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Screengrab via Council of the European Union
Tax Gimmicks

Taoiseach says Ireland does not give special tax deals

Enda Kenny came under pressure from reporters in Brussels ahead of a European Council meeting with a focus on tax evasion and fraud.

AFTER DAYS OF scrutiny from the US Senate and international media, Enda Kenny has denied that special tax arrangements were made with two subsidiaries of tech giant Apple.

Speaking ahead of a Council of Europe meeting in Brussels this morning, the Taoiseach said Ireland’s corporate tax rate is statute based, clear and transparent. “We do not do special deals with companies in regard to the tax rate,” he added.

The Fine Gael leader claimed Ireland has been at the forefront of an international consensus to tackle “aggressive tax planning” by multinationals.

He told reporters that the European Commission has not been in contact with his office about Apple or any other company.

“Ireland does not allow for tax rate deals with individual companies,” he reiterated, stating he would say repeat that if necessary during today’s meeting, where the agenda will focus on both tax and energy.

Ireland will continue to compete for international business and a stable corporate tax rate is not the only reason companies choose it, according to Kenny who cited the country’s technology sector, track record and talent pool.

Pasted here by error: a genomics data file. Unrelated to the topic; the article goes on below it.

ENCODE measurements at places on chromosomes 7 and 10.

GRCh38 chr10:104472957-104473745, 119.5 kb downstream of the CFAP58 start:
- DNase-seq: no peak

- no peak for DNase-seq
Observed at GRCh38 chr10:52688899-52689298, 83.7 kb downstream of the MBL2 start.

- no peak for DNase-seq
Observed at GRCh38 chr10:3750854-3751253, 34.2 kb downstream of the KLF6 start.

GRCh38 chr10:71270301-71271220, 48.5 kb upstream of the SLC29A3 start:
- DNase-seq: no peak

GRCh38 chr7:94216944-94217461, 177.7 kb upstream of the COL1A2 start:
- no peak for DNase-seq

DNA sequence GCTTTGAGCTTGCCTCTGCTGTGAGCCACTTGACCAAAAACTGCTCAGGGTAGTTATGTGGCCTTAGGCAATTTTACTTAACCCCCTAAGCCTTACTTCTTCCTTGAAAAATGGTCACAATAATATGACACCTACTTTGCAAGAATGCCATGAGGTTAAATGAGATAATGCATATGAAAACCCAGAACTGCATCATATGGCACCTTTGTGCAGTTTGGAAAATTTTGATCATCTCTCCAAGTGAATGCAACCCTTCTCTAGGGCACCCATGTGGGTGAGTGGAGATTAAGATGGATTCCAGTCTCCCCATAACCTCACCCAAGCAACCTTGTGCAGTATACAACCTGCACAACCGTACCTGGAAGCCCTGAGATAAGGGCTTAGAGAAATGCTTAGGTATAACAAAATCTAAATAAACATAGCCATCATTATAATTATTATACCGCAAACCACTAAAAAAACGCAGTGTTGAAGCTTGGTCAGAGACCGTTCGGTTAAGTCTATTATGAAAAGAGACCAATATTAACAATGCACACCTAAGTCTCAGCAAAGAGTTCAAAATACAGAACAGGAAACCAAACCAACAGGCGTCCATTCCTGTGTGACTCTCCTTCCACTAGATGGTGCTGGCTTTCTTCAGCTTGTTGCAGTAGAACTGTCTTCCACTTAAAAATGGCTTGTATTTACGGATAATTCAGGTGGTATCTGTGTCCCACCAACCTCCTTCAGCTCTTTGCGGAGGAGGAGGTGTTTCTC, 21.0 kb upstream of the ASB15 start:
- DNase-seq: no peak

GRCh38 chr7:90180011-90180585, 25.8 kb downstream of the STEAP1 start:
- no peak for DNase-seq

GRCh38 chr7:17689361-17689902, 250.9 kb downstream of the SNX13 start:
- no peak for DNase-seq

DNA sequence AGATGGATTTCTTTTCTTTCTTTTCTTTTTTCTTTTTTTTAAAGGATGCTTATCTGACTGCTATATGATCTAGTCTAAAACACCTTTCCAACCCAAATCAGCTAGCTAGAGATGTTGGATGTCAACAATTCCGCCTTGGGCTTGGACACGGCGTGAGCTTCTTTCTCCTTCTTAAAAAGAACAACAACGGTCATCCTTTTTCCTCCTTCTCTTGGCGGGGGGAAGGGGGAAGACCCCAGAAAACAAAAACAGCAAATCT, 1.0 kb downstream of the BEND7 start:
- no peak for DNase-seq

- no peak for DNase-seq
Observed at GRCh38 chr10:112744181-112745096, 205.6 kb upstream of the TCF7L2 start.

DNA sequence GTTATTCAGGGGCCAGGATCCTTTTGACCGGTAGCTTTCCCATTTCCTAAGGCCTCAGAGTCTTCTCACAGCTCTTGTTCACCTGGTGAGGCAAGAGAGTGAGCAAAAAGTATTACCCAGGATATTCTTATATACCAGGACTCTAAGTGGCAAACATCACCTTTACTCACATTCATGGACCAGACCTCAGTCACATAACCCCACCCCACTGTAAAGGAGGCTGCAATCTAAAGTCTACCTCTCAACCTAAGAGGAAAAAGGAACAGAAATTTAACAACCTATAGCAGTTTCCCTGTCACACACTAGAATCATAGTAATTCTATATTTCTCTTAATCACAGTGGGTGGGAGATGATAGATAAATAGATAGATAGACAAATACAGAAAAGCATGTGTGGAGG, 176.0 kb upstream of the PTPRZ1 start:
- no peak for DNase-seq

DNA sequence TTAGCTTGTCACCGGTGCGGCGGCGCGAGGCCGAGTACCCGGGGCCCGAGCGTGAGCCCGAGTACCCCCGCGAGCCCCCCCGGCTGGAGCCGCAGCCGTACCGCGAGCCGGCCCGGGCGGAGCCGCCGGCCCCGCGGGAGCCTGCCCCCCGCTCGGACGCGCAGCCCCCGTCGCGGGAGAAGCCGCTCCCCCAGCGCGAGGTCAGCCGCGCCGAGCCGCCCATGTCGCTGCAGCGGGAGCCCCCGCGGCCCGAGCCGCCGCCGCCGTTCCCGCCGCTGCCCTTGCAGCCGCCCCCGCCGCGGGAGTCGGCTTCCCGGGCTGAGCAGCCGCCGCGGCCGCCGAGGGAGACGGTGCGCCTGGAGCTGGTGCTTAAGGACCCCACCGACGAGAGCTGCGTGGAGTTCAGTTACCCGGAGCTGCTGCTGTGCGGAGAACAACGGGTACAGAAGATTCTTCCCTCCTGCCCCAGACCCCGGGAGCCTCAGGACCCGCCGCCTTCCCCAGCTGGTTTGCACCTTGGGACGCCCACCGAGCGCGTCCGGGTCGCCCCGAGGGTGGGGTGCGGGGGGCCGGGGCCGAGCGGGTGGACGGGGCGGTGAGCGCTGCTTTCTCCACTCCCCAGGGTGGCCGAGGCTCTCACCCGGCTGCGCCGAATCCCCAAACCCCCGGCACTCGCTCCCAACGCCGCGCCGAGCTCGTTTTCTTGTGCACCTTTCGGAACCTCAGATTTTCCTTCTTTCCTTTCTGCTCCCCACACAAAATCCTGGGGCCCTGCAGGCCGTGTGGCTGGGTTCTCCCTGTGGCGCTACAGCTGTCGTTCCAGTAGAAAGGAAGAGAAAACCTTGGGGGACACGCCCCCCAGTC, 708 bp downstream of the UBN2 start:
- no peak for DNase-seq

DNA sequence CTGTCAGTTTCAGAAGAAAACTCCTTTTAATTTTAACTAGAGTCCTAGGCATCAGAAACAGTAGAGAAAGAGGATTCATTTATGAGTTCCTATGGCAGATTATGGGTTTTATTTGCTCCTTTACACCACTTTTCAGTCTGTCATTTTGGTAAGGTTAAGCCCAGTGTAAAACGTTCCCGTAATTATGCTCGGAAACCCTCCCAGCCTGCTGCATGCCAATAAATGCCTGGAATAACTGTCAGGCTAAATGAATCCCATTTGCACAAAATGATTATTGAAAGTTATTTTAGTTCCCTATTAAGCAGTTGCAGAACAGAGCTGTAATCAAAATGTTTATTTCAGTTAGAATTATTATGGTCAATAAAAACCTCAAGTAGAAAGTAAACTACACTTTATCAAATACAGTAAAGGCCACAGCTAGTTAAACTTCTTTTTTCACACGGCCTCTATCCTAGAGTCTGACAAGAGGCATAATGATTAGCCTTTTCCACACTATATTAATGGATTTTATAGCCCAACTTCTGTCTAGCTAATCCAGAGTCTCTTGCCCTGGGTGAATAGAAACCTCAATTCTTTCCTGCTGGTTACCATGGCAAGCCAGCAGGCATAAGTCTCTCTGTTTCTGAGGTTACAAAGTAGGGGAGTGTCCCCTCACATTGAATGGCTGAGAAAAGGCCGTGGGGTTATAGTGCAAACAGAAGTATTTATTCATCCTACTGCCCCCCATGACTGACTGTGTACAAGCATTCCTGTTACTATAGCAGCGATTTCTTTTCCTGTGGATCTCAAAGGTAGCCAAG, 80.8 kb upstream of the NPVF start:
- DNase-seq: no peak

He also said that Ireland will continue to share tax information with the US, be party to OECD focus groups and stay in tune with movements internationally in terms of multinationals’ aggressive tax plans operating in many jurisdictions.

Entering the same meeting earlier in the morning, Great Britain’s Prime Minister David Cameron said today’s event was important as the EU has to ensure companies pay taxes and countries share information.

“I want Britain to be a winner in the global race,” he added. “It is important to make sure the EU act together. It is good for our countries and for countries in the developing world.”

The meeting comes just days after Apple was accused of using Ireland as a tax haven by a US Senate subcommittee, which believes the firm negotiated a lower-than-normal two per cent tax rate. The company is not accused of doing anything illegal, and a statement denied using ‘tax gimmicks’. The Revenue and Finance Department also denied a special tax deal was negotiated with Apple.

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